The U.S. Supreme Court has heard opening arguments in a workplace religious discrimination case that examines whether a clothing store can refuse to hire a young woman for wearing the headscarf she says is a symbol of her Muslim faith. Katherine Gypson reports from the Supreme Court.
Video

Video US Supreme Court Hears Hijab Discrimination Case

The U.S. Supreme Court has heard opening arguments in a workplace religious discrimination case that examines whether a clothing store can refuse to hire a young woman for wearing the headscarf she says is a symbol of her Muslim faith. Katherine Gypson reports from the Supreme Court.
Video

Video Falling Gas Prices Hurt Nascent Illinois Hydraulic Fracturing Industry

Falling oil prices are helping consumers purchase cheaper petroleum at the pump. But that’s made hydraulic fracturing or “fracking” less economically viable for the companies in the United States invested in the process. VOA’s Kane Farabaugh reports on one Midwestern town that was hoping to change its fortunes by cashing in on the next big U.S. oil boom.
Video

Video Fighting in Sudan's South Kordofan Fuels Mass Displacement

Heavy fighting in Sudan's South Kordofan state is causing hundreds of thousands to flee into uncertain conditions. Local aid organizations estimate as many as 400,000 civilians have been internally displaced since the conflict began more than three years ago, while another 250,000 have fled across the border to refugee camps in South Sudan. VOA's Adam Bailes reports.
Video

Video Lao Dam Project Runs Into Opposition

A Lao dam project on a section of the Mekong River is drawing opposition from local fishermen, international environmental groups and neighboring countries. VOA's Say Mony visited the region to investigate the concerns. Colin Lovett narrates.
Video

Video A Filmmaker Discovers Her Biracial Identity in "Little White Lie

Lacey Schwartz grew up in an upper middle-class Jewish family, in a town in upstate New York where almost everyone she knew was white. She assumed that she was, as well. Her recent documentary, Little White Lie, tells the story of how she uncovered the secret of her true racial background. VOA’s Carolyn Weaver has more on the film.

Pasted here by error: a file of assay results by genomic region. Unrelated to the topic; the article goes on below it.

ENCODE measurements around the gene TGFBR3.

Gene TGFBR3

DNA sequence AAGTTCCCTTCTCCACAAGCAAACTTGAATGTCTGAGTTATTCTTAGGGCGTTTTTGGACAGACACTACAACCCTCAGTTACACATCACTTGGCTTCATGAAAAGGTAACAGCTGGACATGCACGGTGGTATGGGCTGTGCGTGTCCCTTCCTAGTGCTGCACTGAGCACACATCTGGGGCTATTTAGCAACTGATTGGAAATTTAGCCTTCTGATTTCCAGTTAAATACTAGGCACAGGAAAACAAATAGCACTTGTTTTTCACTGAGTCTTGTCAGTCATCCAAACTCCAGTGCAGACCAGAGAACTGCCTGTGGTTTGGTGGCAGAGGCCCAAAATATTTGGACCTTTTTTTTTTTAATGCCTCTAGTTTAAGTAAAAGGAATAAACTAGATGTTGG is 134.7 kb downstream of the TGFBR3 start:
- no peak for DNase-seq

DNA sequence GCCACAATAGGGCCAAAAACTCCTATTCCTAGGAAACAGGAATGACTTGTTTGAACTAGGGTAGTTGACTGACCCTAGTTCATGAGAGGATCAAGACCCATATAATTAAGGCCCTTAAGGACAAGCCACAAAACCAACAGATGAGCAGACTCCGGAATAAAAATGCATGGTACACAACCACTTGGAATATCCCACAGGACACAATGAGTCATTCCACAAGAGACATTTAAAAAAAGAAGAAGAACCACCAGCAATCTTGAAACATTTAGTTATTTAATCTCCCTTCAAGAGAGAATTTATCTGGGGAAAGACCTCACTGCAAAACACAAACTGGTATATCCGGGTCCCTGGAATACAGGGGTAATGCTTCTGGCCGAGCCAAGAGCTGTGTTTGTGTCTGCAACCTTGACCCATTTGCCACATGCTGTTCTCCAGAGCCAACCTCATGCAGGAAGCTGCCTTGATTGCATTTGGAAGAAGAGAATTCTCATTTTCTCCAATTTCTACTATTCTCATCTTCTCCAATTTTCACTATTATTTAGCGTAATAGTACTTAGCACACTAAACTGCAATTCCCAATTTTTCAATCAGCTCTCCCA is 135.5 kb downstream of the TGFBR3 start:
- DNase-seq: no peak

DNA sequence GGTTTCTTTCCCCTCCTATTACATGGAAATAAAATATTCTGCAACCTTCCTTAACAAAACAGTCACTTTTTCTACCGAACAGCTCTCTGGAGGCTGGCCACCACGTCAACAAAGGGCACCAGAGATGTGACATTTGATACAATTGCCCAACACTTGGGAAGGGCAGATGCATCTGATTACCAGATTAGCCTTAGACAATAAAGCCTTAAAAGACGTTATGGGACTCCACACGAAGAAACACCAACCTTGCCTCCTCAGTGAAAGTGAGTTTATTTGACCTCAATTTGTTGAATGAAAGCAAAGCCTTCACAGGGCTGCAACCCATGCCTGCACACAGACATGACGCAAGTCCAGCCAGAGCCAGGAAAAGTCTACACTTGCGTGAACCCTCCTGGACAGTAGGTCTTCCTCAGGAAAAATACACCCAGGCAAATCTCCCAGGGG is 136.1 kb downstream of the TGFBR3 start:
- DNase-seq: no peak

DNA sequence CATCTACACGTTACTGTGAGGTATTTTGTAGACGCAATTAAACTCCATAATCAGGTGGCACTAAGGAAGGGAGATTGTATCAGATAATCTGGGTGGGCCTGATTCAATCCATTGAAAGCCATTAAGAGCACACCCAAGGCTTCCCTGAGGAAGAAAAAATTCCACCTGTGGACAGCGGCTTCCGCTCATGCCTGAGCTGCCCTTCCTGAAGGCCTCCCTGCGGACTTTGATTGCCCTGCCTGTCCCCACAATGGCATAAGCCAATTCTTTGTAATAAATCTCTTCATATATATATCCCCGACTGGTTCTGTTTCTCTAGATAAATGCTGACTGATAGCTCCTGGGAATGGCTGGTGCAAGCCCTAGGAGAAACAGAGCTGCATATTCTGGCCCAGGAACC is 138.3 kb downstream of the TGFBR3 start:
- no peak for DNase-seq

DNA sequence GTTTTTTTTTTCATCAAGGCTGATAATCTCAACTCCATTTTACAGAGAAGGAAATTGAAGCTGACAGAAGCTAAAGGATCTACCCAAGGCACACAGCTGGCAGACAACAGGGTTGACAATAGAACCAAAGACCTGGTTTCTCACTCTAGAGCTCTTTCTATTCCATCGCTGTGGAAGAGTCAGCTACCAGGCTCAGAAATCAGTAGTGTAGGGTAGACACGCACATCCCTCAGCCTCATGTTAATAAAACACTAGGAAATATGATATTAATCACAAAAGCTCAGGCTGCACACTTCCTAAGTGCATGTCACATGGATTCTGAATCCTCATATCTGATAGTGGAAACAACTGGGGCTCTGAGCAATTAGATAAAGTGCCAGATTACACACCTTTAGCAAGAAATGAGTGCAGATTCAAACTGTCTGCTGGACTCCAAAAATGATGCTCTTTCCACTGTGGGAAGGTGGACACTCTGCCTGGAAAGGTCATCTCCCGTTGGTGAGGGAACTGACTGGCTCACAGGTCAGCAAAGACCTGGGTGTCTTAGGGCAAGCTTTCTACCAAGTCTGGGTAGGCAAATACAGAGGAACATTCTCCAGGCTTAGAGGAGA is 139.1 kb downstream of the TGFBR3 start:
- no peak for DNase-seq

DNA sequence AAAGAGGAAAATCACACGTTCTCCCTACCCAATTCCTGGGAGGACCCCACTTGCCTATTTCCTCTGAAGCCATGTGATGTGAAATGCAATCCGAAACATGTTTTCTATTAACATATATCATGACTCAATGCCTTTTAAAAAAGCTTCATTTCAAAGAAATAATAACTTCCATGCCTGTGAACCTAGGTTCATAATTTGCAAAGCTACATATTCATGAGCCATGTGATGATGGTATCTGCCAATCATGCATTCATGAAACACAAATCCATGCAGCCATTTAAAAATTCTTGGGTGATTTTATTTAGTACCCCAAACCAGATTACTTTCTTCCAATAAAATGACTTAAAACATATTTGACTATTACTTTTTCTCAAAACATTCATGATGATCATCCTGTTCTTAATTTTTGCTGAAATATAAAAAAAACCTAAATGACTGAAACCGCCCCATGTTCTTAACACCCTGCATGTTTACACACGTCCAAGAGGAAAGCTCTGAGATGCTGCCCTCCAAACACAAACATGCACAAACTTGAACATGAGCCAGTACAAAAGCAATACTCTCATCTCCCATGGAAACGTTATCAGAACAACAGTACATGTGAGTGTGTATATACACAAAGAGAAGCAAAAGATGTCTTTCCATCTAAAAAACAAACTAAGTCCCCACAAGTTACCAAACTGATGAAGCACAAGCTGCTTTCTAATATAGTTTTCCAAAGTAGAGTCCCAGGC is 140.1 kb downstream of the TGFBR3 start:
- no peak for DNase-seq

Video

Video Deep Under Antarctic Ice Sheet, Life!

With the end of summer in the Southern hemisphere, the Antarctic research season is over. Scientists from Northern Illinois University are back in their laboratory after a 3-month expedition on the Ross Ice Shelf, the world’s largest floating ice sheet. As VOA’s Rosanne Skirble reports, they hope to find clues to explain the dynamics of the rapidly melting ice and its impact on sea level rise.
Video

Video US-Cuba Normalization Talks Resume Friday

Negotiations aimed at normalizing diplomatic relations between the U.S. and Cuba resume Friday. On the table: lifting a half-century trade embargo and easing banking and travel restrictions. There's opposition in Congress, but some analysts say there may be sufficient political and economic incentives in both nations for a potential breakthrough this year. VOA's Mil Arcega reports.
Video

Video Pakistan's Deadline For SIM Registration Has Cellphone Users Scrambling

Pakistani cell phone users have until midnight Thursday to register their SIM cards, or their service will be cut off. While some privacy experts worry about government intrusion, many Pakistanis are just worried about keeping their phone lines open. VOA Deewa reporter Arshad Muhmand has more from Peshawar.
Video

Video Myanmar Warns Factory Workers to End Strikes

Outside Myanmar's main city Yangon, thousands of workers walked off their jobs earlier this month demanding a doubling of their wages, pay raises after a year and input from labor unions on industrial regulations. Since Friday, the standoff has grown more tense as police moved in to disrupt the sit-ins, resulting in clashes that injured people from both sides. VOA correspondent Steve Herman visited industrial zones which have become a focus of Myanmar's fledgling workers rights movement.
Video

Video Oscar Winners Do More Than Thank the Academy

The Academy Awards presentation is Hollywood’s night to reward the best movies from the previous year. It’s typically a lot of glitter, a lot of thank you’s, a lot of speeches. But many of this year’s speeches carried messages beyond the thank you's. VOA’s Carolyn Presutti takes a look.

All About America

Circumventing Censorship

An Internet Primer for Healthy Web Habits

As surveillance and censoring technologies advance, so, too, do new tools for your computer or mobile device that help protect your privacy and break through Internet censorship.
More